SX9755 Private Howard NIGHTINGALE – died whilst a prisoner of war on 3 October 1944
Howard Nightingale was born in Adelaide on 30 August 1919, the younger of two children of George Hamer Nightingale and Elsie Alice May Nightingale (nee JACOB). The family moved to Victor Harbor in 1920 and Howard and his brother Kevin and were educated at the Victor Harbor Primary and High Schools. Howard was employed as a storeman at the time of his enlistment in the 2nd Australian Imperial Force of 26 July 1940. His brother Kevin had enlisted in the RAAF on 11 April 1940.
After a short stint of basic training, Howard was posted to the newly formed 2/3rd Machine Gun Battalion under the command of Lt-Col Arthur Seaforth BLACKBURN VC. Further training followed and the Battalion entrained for Sydney and boarded the former luxury liner and now converted troopship Ile de France. The convoy contained some 25,000 troops and sailed on 11 April 1941, disembarking at Port Tewfik, Egypt on 14 May.
The Battalion formed part of the Australian 7th Division which was to form the backbone of the Allied invasion of Vichy-French controlled Lebanon and Syria. The campaign had the objective of denying Germany control of those countries and using them as springboards for attacks on Allied controlled Egypt. The invasion started on 8 June 1941 and the 2/3rd was involved in fierce fighting against Vichy troops. The Battalion suffered a number of casualties and it was not until 12 July when Beirut fell and an armistice declared. The 2/3rd was then involved in garrison duties.
Following the entry the Japanese into the war the Australian Government ordered the return of its troops from the Middle East. On 30 January 1942 the 2/3rd was one of the units ordered back to Australia and 700 of its men embarked aboard the Orcadia along with another 2,700 men. The ship was diverted to Java in what would be an ill-fated attempt to bolster Dutch resistance against the advancing Japanese. Unfortunately, the army had loaded their heavy weapons and stores on another ship, which continued onto Australia. The men landed in Java were ill equipped and Lt-Col Blackburn, now commander of all Australian troops on the island, quickly organised the troops into a credible fighting force. They fought bravely against overwhelming odds, and finally with ammunition and stores running low, on 9 March 1942 Blackburn was ordered by the Dutch commander to surrender his troops.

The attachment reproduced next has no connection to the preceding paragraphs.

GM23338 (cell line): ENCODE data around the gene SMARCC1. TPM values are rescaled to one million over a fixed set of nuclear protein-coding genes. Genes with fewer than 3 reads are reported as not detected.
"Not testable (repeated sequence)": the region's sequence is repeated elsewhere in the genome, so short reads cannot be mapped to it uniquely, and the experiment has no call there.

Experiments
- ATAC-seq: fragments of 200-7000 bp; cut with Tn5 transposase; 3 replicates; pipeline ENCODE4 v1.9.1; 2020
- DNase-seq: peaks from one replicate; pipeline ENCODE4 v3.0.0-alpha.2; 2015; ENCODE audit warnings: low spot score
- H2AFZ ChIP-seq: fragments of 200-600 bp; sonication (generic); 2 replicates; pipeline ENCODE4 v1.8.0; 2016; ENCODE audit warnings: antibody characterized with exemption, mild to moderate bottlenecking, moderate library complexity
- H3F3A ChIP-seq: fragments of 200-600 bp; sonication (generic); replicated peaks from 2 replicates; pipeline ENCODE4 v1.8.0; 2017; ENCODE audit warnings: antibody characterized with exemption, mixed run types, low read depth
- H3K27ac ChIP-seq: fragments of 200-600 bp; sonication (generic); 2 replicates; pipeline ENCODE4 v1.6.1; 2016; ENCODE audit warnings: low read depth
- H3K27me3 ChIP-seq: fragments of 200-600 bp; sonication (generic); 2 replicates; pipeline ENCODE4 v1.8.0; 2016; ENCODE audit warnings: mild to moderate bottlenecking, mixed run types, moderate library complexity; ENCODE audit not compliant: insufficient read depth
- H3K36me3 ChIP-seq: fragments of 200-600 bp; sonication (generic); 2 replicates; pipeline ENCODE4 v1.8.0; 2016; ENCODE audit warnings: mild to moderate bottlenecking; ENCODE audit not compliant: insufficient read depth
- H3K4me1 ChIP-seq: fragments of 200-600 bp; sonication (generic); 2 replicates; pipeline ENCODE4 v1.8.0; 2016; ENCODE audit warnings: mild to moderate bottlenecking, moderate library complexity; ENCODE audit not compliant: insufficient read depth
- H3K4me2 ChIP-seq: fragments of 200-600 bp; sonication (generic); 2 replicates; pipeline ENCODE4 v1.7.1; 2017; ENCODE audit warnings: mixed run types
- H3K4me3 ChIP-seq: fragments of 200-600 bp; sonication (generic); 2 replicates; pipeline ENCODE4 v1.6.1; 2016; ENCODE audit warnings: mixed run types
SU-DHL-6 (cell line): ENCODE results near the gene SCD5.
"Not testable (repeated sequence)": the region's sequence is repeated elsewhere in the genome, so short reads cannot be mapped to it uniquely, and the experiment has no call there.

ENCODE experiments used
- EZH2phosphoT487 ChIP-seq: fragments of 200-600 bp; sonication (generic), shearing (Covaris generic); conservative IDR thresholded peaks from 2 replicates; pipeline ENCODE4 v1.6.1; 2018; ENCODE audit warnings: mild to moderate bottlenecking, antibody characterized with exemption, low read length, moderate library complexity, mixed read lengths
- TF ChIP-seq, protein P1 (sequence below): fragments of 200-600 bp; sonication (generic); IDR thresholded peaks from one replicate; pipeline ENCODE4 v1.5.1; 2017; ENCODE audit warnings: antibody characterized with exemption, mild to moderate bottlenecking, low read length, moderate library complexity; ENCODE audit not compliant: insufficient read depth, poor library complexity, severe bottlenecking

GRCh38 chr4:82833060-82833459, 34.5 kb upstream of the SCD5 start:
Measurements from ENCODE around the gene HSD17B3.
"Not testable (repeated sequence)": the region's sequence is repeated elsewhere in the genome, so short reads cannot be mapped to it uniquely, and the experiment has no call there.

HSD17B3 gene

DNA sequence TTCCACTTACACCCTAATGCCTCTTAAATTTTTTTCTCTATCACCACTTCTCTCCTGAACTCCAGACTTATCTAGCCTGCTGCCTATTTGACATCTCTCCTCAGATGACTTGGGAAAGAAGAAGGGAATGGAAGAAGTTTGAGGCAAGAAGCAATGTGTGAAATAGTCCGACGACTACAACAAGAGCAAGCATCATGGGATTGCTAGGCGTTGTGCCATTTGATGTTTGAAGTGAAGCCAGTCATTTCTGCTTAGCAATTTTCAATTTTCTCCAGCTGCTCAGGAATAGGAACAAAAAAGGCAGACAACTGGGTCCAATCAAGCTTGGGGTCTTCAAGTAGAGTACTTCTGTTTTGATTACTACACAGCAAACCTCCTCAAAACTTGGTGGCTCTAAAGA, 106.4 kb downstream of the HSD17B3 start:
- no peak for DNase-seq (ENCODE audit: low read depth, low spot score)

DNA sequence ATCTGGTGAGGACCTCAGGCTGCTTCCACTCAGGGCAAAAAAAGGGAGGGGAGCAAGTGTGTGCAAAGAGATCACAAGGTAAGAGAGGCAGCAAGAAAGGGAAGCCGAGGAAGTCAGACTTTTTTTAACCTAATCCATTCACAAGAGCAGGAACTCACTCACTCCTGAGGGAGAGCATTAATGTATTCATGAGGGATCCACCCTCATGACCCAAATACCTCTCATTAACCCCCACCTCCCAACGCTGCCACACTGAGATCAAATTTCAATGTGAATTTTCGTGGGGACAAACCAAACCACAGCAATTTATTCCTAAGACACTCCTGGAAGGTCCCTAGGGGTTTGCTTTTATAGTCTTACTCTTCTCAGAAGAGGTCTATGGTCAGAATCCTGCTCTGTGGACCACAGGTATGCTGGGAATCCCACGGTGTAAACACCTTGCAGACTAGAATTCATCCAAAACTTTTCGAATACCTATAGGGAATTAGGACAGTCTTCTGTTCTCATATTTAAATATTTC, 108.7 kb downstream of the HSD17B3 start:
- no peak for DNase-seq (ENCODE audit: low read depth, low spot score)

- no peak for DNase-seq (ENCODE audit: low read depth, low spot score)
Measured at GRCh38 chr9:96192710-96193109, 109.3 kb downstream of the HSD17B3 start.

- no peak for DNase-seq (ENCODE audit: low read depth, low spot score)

Their captors paid no heed to the Geneva Convention’s rules governing the treatment of prisoners and subjected the men to bashings and inhuman treatment. In June 1942, the Japanese commenced construction of a rail line from Banpong, Thailand to Rangoon, Burma to support their army in Burma against the British. A huge force of POW’s and Asian labourers were forcefully put to work building the line. Tens of thousands died building the line due to illness, mistreatment and disease. Thousands more POW’s were sent to Thailand and men from the 2/3rd on Java were a shipped across to join the labour force. In September 1943, Howard met up with fellow Victor Harbor soldiers Colin MILNES and Bernard Robinson.
In October 1943 with the railway finished, most of the surviving POW’s were shipped back to Singapore, whilst some were sent onto Vietnam, Formosa and Japan. Howard was among a group that sailed for Japan and ended up in Yokohama as forced labour at the Obama coal mine.
On 3 October 1944, United States aircraft bombed enemy industries in and around Yokohama. Howard was building an air raid shelter for his captors at the time when a bomb collapsed the shelter on top of him. He died of suffocation. After the war, Howard’s remains were reinterred in the Yokohama War Cemetery.